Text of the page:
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[not bothering to read the article that is supposedly being discussed], From: Violinists cannot differentiate between Stradivarius+new, 92697
mzil
post Jan 5 2012, 01:00
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This test should have been triple blind; the test subject, test conductor, AND the violinist must be unaware which is the Strad.

If you tell a musician they are about to play a legendary, work of art, it obviously will change their attitude and performance. They may play more aggressively, be more punchy, etc. or their enthusiasm may make them sway Left and Right more (think Ray Charles at the piano when He's happy) which would vary the sound both live, or as picked up by a mic.

My 2 cents.
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Takla
post Jan 5 2012, 03:29
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QUOTE (mzil @ Jan 5 2012, 00:53) *
........ the heft of the real thing could have still influenced them.


The antique instruments could not be reliably distinguished from the new ones by the extremely skilled and experienced performers, who are intimately familiar with such instruments, which very strongly suggests that this was not the case. There was some effort to disguise any differences such as applying perfume to the chin rests so that an old instrument could not be identified by its smell from an instrument made the previous week. In any case there should be no difference in "heft" (size? weight?) because the new instruments are intended to be as close to perfect replicas as possible of the ancient ones, in construction, sound, and use. Reading the article helps a lot smile.gif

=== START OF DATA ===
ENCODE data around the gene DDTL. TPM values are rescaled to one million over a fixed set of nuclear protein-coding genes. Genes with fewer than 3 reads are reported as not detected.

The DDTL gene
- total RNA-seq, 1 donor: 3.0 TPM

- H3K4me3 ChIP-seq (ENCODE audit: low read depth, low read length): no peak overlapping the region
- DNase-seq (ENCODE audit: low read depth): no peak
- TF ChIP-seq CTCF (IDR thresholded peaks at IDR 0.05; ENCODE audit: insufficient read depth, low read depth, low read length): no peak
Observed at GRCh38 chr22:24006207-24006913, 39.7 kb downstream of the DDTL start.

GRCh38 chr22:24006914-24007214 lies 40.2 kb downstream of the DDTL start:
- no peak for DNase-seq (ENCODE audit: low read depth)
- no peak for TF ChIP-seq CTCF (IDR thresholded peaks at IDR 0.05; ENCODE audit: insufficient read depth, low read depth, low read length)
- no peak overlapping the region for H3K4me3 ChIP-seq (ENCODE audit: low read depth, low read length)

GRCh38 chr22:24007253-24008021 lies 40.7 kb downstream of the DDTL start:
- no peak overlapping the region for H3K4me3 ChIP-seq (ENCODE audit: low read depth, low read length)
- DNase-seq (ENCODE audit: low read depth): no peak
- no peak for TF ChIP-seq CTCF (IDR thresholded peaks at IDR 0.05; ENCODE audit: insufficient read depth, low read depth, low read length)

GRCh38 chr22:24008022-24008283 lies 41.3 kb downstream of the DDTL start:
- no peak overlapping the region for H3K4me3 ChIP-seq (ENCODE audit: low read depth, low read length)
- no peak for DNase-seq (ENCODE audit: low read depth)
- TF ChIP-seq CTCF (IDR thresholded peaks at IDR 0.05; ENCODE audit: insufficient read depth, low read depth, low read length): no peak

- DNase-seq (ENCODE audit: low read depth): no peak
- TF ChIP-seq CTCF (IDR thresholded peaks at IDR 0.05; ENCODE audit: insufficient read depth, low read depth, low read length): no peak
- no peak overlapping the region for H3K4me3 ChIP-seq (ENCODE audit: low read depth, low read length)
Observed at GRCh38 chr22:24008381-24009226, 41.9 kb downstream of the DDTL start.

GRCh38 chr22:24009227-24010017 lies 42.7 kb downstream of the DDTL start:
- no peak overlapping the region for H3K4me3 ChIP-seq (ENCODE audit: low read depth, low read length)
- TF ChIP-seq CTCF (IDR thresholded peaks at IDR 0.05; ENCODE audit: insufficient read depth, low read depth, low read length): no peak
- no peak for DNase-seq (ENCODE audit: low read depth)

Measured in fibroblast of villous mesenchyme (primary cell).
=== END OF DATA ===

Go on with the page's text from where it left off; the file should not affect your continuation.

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mzil
post Jan 5 2012, 06:24
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QUOTE (mzil @ Jan 5 2012, 00:53) *
In any case there should be no difference in "heft" (size? weight?)

Heft means weight.

QUOTE
Reading the article helps a lot smile.gif


You have a point, but...

It's rather rare that I'll click on a link with the word "blog" built right in to the URL address. I have little interest in the random thoughts of nobodies I don't know, who insist, often without documentation or references, things like "I am a world expert on violins, or at least my friend is, and even though this 'article' has not undergone any third party fact checking, nor can I be held accountable to any editorial board or review staff, trust me." Not that I'm saying I read the article, so...you got me.

Besides, indoctrination, or what most refer to as 'reading', is often overrated, I find . It clouds the mind with weird notions, availibility heuristics, expectation biases, and makes one susceptible to the placebo effect. wink.gif

[Don't take me too seriously; but seriously, I'm not taken, should any of you reading this be attractive, young, single, females. smile.gif ]

This post has been edited by mzil: Jan 5 2012, 06:32
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